21. Hi Pinal,

    How about

    select name, count(*)
    from #personcolors
    group by name having count(*) >= 3

    since I know there is a maximum of 3 colors in the table SelectedColors

  22. Or even this one

    declare @ln_count int
    set @ln_count = (select count(*) from #tabb)
    select name, count(*)
    from #taba
    group by name
    having count (*) >= @ln_count

  23. select distinct name from personcolors p where not exists ( select colorcode from selectedcolors where colorcode not in
    (select colorcode from personcolors p2 where p.Name=p2.name)

    Another long solution

  24. Hi Pinal

    Here is my kind of solution:


  25. Using the INNER JOIN this one is only processing PersonColor records that meet the SelectedColors criteria. You don’t necessarily need the DISTINCT keyword, but depending on the source of your data, you never know if you’re going to get duplicates in your table (no constraints on the table DDL).

    SELECT Name FROM PersonColors A
    INNER JOIN SelectedColors B ON A.ColorCode = B.ColorCode
    GROUP BY Name

  26. SELECT P.[name] FROM PersonColors P, SelectedColors C
    WHERE P.colorcode = C.colorcode
    GROUP BY P.[name] HAVING count(P.[name]) >= (SELECT count(c2.colorcode) FROM SelectedColors c2)

  27. Guys,

    My Advice for you all / Correct me if I’m wrong
    1. Join Query will have Perfomance issue when data is huge.
    2. If you use COUNT(*) this also Affect the Query perfomace.
    3. name is already a SQL key word so use Tbl.[name] to improve perfomance insted just use name in a query.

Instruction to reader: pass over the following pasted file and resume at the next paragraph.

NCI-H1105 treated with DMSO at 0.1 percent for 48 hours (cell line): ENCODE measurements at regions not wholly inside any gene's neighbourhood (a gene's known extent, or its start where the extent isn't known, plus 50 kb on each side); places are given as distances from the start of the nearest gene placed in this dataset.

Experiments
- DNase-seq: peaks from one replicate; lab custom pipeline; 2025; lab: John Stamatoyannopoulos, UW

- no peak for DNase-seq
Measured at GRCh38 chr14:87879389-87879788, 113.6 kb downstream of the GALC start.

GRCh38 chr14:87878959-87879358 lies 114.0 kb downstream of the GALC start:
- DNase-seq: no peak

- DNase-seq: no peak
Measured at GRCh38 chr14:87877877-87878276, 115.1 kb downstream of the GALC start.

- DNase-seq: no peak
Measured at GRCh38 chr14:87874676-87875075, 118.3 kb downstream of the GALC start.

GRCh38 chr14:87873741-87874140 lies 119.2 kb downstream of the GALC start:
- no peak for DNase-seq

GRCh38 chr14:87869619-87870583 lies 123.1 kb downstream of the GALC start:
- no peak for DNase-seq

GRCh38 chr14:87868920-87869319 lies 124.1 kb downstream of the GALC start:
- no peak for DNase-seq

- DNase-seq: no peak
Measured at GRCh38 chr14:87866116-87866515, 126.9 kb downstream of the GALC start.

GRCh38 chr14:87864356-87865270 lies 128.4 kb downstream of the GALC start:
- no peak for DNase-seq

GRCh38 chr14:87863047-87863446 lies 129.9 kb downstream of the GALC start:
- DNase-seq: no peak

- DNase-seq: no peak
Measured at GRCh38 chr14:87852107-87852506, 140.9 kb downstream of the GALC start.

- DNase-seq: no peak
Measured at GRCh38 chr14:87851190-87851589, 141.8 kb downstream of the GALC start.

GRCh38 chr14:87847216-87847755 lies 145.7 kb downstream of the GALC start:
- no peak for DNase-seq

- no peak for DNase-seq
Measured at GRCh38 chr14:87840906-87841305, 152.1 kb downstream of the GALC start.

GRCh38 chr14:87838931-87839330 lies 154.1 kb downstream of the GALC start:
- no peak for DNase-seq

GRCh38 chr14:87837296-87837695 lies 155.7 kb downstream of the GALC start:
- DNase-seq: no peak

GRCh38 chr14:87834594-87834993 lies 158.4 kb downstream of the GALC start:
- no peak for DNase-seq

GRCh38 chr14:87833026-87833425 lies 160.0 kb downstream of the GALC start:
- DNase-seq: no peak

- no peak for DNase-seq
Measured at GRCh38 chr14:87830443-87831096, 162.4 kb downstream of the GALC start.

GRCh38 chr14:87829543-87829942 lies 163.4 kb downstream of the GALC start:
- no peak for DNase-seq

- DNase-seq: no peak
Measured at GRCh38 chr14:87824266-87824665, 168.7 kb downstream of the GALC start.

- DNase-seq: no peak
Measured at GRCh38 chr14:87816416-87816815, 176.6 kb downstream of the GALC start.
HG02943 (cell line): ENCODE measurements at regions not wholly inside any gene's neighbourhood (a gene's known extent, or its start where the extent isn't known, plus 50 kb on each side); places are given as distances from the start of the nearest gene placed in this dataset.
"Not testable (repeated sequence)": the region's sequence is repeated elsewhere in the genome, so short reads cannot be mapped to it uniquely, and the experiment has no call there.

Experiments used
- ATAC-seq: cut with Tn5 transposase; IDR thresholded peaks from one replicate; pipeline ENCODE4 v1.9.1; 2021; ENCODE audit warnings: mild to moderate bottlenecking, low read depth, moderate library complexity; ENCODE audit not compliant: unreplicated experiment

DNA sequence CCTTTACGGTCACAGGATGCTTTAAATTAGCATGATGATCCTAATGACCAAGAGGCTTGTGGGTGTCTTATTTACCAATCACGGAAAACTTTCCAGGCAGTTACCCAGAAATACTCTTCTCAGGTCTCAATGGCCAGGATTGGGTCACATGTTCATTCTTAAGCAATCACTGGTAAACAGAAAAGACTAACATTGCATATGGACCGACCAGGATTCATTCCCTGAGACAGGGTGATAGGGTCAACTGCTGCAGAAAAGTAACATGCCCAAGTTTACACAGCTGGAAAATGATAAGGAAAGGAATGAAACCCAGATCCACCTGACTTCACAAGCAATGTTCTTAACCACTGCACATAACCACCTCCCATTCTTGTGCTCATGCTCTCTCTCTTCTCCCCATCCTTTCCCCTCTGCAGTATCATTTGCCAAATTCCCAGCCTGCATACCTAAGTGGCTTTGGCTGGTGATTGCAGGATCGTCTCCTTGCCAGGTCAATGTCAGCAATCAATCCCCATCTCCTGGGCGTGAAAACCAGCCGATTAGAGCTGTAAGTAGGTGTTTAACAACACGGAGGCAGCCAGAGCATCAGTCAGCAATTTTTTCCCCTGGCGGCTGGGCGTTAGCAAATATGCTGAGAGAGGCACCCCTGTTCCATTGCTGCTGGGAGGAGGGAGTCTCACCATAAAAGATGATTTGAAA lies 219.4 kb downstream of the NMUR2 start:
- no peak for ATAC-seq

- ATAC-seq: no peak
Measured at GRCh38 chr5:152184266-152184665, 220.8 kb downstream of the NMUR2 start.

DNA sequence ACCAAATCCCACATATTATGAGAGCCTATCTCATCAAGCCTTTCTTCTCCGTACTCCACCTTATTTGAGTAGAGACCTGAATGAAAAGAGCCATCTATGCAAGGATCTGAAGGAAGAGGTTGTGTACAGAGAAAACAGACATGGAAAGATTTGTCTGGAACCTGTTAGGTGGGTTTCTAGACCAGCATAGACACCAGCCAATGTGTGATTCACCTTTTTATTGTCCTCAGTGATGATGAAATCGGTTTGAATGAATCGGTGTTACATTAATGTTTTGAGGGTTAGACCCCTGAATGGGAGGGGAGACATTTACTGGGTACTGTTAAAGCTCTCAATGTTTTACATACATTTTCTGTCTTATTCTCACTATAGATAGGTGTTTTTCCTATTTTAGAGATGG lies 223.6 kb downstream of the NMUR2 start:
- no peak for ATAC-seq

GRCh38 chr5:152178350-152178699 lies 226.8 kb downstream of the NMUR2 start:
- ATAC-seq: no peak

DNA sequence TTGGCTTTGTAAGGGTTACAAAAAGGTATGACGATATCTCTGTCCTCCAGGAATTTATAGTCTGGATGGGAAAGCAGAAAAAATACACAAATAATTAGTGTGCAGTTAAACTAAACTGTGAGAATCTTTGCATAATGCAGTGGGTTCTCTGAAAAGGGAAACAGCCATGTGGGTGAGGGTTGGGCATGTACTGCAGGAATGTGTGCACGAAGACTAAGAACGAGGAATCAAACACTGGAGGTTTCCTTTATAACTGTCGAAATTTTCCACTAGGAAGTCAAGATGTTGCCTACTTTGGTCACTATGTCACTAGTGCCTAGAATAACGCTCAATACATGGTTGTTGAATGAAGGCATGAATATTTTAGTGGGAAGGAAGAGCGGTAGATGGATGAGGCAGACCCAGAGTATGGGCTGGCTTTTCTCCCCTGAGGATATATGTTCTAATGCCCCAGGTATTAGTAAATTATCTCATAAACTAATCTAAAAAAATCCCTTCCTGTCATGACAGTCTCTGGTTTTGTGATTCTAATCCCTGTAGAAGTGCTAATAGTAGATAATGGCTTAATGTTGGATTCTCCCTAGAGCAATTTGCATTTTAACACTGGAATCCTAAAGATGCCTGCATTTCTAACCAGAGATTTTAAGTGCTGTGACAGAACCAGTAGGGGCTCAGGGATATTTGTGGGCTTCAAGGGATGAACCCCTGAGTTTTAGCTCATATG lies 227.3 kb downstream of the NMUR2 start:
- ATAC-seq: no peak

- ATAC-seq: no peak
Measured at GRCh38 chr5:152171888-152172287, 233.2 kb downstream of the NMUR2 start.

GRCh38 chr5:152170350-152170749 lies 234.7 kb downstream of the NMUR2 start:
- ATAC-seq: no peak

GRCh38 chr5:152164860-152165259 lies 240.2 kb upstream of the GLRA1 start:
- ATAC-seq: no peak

Query can be like this

    SELECT P.[name] FROM PersonColors P, SelectedColors C
    WHERE P.colorcode = C.colorcode
    GROUP BY P.[name] HAVING count(P.[name]) >= (SELECT count(c2.colorcode) FROM SelectedColors c2)

  28. How about this–
    What I noticed some blogs above given by bloggers doenst have dynamic queries means their queries will fail if we insert or update more data in either tables… Queries should be general that goes write no matter what data table contains

    select name from personcolors a, selectedcolors b where a.colorcode=b.colorcode
    group by [name] having count(*)= (select count(*) from selectedcolors)

  29. select p.name from Personcolors p
    left outer join SelectedColors s on p.colorcode=s.colorcode
    group by p.name
    having count(s.colorcode)=(select count(d.colorcode) from SelectedColors d)

  30. select distinct name from PersonColors where Name not in (
    select b.name from (
    select a.Name, SelectedColors.ColorCode
    from (Select distinct name from PersonColors) a
    cross join SelectedColors
    ) b
    left join PersonColors pc on b.Name=pc.Name and pc.ColorCode=b.ColorCode
    where pc.Name is null

  31. SELECT * FROM (SELECT *,ROW_NUMBER() OVER ( partition by name ORDER BY colorcode) a FROM PersonColors)
    where main.a = (Select COUNT(*) FROM SelectedColors)
    and main.colorcode IN (Select colorcode FROM SelectedColors)